Demand Control Systems Deliver Efficiency in Commercial Hot Water Use

Event Date

2/6/2018 11:00:00 AM

Event Location

Live webinar, 11:00 am – 12:00 pm CST

Event Details

Commercial and hospitality buildings typically cycle between periods of very heavy hot water use and low to no hot water use. To ensure that hot water is immediately available at all times, building managers are often forced to override existing recirculation technology that was designed to control and reduce pumping and heating costs.

To address this challenge, researchers introduced and assessed the effectiveness of new demand control systems to reduce heating and pumping costs from hot water circulation in hospitality and commercial venues. The project team installed and monitored demand control systems at six sites, yielding notable electricity savings from both water heating and pumping with short payback periods at most sites. While monitoring, researchers encountered several issues that required troubleshooting in the field. The team leveraged their field experience to develop an approach to screen buildings and identify good fits for this technology.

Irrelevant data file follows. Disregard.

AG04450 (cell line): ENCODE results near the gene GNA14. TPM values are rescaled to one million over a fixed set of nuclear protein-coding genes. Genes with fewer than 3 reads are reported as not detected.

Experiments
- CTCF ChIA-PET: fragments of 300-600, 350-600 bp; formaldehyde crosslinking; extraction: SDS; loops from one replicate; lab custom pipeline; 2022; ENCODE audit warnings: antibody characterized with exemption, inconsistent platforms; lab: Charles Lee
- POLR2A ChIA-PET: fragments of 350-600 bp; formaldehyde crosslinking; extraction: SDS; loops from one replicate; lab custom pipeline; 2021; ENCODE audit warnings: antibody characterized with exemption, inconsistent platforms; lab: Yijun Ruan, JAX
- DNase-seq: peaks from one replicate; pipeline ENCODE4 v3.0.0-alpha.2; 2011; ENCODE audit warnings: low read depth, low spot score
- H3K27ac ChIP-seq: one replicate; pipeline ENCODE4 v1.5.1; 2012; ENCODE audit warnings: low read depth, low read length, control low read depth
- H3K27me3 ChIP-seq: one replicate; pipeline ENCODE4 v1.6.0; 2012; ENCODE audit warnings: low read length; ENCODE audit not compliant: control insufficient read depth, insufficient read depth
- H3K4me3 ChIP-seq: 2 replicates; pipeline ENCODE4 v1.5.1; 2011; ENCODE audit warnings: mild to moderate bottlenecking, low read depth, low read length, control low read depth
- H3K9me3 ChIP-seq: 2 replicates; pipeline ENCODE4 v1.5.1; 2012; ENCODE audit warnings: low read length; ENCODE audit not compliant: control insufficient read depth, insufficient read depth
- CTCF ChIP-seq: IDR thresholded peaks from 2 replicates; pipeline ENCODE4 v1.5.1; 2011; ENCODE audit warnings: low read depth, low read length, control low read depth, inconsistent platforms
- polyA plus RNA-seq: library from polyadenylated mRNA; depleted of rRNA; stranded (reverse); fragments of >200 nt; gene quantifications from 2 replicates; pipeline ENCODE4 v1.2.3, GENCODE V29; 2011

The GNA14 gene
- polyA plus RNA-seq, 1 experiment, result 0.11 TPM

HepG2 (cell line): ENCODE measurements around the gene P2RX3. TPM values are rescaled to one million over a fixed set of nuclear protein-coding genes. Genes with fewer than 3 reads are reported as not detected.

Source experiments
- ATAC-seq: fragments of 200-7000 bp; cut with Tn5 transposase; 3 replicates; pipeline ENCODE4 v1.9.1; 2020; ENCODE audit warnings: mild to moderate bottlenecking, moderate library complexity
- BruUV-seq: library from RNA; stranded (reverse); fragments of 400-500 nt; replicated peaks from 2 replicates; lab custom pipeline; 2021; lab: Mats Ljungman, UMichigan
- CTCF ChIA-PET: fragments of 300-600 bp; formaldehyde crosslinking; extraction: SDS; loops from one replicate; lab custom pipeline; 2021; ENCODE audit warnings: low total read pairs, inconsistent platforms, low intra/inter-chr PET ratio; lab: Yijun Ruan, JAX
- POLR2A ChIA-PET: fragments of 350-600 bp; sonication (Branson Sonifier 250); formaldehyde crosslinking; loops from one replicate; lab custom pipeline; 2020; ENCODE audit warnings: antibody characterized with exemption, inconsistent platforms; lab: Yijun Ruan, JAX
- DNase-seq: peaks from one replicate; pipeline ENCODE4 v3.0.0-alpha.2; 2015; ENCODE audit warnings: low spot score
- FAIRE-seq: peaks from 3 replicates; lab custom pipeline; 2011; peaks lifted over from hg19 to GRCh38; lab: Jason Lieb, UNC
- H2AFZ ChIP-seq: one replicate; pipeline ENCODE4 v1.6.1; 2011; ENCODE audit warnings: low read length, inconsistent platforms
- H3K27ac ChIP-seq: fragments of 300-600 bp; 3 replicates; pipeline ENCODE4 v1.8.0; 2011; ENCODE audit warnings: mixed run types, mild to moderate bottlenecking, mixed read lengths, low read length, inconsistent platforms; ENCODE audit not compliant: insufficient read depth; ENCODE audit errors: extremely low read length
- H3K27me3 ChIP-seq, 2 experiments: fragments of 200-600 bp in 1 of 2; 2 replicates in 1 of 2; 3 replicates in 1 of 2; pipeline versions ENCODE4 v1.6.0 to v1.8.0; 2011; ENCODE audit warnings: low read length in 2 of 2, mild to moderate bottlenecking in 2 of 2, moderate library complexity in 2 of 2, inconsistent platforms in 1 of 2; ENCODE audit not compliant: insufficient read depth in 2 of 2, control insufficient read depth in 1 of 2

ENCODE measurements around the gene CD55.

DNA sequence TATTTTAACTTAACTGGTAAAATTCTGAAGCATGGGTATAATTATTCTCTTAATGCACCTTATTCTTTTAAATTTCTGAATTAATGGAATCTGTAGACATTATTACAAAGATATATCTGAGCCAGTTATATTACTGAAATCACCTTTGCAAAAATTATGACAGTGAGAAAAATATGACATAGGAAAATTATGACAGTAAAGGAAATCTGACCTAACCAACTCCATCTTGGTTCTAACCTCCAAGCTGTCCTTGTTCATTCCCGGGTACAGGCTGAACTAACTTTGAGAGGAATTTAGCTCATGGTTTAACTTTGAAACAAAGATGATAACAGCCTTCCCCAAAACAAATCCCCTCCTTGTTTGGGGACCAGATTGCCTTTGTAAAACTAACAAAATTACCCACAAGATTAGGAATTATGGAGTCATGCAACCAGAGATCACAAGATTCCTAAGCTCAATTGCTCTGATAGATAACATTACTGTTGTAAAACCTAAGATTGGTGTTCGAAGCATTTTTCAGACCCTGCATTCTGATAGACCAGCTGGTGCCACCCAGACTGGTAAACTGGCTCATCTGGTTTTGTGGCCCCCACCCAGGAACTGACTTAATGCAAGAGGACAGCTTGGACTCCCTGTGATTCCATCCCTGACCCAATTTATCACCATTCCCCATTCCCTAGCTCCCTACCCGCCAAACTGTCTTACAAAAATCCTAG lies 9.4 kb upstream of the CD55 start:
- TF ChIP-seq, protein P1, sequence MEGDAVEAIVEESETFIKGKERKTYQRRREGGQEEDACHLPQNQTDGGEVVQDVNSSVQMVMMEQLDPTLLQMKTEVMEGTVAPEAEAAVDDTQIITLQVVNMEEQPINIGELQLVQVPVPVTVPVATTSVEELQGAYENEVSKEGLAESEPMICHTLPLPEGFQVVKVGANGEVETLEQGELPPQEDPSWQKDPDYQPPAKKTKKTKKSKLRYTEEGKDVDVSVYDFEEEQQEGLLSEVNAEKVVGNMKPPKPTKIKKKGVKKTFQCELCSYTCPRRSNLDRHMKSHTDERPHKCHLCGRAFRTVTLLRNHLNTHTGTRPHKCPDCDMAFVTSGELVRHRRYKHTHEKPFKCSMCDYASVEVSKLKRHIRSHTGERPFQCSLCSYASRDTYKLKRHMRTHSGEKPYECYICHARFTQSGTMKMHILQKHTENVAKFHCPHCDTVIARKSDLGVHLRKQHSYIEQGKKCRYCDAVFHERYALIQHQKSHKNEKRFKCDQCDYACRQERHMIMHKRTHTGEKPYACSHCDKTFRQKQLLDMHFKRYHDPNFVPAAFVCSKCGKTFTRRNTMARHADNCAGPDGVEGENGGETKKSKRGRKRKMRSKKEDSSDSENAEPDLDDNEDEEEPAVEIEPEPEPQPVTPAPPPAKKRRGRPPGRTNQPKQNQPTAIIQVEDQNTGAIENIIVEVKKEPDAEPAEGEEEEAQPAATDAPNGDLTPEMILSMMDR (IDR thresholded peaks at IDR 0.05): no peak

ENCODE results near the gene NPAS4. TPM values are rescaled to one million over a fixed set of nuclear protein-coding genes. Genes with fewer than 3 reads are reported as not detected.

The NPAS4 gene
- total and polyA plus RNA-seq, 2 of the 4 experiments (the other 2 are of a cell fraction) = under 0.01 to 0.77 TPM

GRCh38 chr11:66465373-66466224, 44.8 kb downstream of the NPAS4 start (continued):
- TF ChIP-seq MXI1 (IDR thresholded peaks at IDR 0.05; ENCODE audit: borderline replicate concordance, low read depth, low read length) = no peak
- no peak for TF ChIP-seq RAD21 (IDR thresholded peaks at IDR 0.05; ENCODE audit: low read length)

CEE Senior Research Engineer Ben Schoenbauer will provide a technical overview of study findings, ranging from the performance of field installed systems to recommended approaches for building screening, non-energy benefits of the new systems, and specific recommendations for utility conservation improvement programs.

Who is this webinar for?

  • Utility program managers
  • Commercial building facility managers
  • Hotel owners
  • Multifamily building owners


Ben_S_220.jpgBen Schoenbauer
Senior Research Engineer | Center for Energy and Environment
Ben Schoenbauer is a senior research engineer who has been with CEE since 2008. Ben conducts research on new and innovative technologies and ideas dealing with residential and commercial energy efficiency. Ben’s areas of focus include water heater performance, service water heating, and residential HVAC systems.

Ben has a master’s degree in mechanical engineering for the University of Minnesota and a bachelor’s degree in physics from St. John’s University.